Patent Reform Bill Moves Forward in U.S. House
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Tech has a friend in the house. In a unanimous voice vote, the U.S. House Judiciary Committee this week endorsed patent-reform legislation, which the tech industry has been pushing for decades.
The Patent Reform Act of 2007 would allow a second review of patents after they have been granted to challenge the validity of a newly issued patent. The bill would also narrow the definition of willful infringement, which brings treble damages in infringement lawsuits.
The legislation also calls for limiting infringement damages to the economic value of the patent's contribution to an overall product. Currently, damages are based on the entire market value of the product.
The bill also implements a first-to-file standard consistent with international practice.
"Intellectual property industries not only drive a significant part of the American economy, but also provide millions of Americans with well-paying jobs," bill co-sponsor Lamar Smith (R-Texas) said in a statement. "The Patent Reform Act protects intellectual property by addressing critical weaknesses in the current law and eliminating the legal gamesmanship that rewards lawsuit abuses over creativity."
The bill now goes before the full U.S. House for an as yet unscheduled floor vote. Similar legislation is pending before the Senate Judiciary Committee, which has a vote scheduled on the bill Thursday.
Since the legislation was first introduced in April, the pharmaceutical, bio-technology and manufacturing companies have lined up to oppose the key portions of the legislation.
Wednesday, though, that opposition seemed to be lessening.
"The leadership and several members of the committee recognized that changes to the bill are still necessary and we look forward to working with them to further improve the bill," 3M's Gary Griswold, representing the Coalition for 21st Century Patent Reform, said in a statement. "While there is still much work to do before the coalition can support the legislation, we are encouraged by the incremental progress made during today's mark-up."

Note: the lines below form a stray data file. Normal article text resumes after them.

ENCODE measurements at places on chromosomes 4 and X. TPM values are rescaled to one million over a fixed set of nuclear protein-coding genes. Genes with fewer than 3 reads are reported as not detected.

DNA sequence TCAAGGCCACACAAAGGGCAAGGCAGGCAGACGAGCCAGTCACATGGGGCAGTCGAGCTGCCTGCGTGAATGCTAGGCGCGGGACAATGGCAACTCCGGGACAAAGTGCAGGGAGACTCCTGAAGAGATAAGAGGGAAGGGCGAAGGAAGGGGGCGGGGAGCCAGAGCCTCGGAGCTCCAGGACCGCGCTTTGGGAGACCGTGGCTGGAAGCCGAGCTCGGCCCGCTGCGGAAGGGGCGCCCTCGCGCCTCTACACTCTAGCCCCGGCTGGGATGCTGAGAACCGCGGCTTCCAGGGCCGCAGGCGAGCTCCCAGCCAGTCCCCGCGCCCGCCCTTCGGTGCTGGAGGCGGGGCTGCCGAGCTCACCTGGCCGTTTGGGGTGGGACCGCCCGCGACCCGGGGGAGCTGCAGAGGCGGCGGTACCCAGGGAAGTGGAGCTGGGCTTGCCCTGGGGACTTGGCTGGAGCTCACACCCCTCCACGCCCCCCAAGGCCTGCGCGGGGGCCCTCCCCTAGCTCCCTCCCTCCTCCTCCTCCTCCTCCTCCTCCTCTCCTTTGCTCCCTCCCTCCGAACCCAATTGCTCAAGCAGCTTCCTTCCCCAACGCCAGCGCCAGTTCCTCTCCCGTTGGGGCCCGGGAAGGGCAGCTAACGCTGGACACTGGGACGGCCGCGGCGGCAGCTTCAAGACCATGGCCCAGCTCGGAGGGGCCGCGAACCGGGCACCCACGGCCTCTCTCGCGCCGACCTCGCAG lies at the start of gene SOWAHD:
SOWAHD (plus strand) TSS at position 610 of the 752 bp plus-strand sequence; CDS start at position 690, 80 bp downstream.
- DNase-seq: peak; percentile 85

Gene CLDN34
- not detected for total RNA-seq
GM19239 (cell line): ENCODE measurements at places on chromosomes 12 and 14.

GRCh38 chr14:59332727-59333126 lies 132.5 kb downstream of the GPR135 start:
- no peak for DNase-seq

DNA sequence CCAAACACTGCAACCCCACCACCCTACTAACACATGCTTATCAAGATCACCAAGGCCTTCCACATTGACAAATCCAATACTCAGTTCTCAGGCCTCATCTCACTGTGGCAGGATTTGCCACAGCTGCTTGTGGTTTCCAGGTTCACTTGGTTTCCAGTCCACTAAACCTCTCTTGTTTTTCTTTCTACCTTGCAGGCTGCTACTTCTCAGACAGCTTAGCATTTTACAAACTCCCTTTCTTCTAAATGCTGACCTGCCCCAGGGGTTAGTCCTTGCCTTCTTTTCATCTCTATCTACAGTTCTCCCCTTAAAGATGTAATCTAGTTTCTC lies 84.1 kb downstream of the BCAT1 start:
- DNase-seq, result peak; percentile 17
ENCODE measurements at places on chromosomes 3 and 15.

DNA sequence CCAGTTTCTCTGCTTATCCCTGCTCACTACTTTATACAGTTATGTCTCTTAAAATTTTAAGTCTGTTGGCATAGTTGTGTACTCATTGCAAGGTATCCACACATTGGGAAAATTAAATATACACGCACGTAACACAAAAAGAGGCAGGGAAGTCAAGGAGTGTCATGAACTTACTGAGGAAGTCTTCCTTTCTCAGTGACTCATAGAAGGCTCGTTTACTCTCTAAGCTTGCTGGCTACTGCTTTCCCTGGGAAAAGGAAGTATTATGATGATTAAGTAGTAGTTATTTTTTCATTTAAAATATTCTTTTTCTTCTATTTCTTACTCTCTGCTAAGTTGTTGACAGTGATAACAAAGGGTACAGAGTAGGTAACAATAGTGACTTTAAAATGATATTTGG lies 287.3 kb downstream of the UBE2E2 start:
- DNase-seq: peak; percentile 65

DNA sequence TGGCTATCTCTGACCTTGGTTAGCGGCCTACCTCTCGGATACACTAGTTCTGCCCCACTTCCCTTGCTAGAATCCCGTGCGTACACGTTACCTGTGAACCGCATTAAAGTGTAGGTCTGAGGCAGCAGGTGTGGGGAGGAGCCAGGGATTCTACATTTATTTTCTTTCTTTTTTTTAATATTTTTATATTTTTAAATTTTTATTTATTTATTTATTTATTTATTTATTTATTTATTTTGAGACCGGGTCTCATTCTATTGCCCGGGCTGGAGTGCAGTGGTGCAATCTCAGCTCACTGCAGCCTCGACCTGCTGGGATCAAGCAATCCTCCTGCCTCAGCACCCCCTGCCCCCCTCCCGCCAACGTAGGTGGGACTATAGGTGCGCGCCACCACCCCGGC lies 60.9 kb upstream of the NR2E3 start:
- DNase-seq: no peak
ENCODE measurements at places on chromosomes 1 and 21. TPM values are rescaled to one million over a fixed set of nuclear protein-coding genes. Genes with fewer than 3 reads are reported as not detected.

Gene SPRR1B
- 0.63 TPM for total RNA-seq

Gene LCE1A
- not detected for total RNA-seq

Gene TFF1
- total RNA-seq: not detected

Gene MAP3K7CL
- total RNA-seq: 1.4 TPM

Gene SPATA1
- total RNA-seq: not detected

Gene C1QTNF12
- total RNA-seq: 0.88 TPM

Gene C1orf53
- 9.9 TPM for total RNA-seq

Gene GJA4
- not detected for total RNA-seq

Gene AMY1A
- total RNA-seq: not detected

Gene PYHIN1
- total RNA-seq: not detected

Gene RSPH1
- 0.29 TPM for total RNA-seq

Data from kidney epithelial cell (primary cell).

Griswold added that while the group, which includes Eli Lilly, General Electric, Johnson & Johnson and Proctor & Gamble, still has "serious concerns" about the bill, amendments to it approved Wednesday were a "positive step." The amendments narrow the "second window" of post-grant reviews.
Last week, the Senate Judiciary Committee approved much the same amendments.
According to Sen. Patrick Leahy, infringement damages would be limited, "unless the claimant shows that the patent's specific contribution over the prior art is the predominant basis for market demand for an infringing product or process."
Sen. Arlen Specter (R-Penn.) added an amendment that seeks to eliminate the popular practice of "forum shopping" by limiting venues for patent-infringement cases.
"Few issues are as important to the economic strength of the United States as our ability to create and protect intellectual property," Smith said. "The Patent Reform Act of 2007 updates current law to better protect intellectual property, enhance patent quality and increase public confidence in the integrity of patents."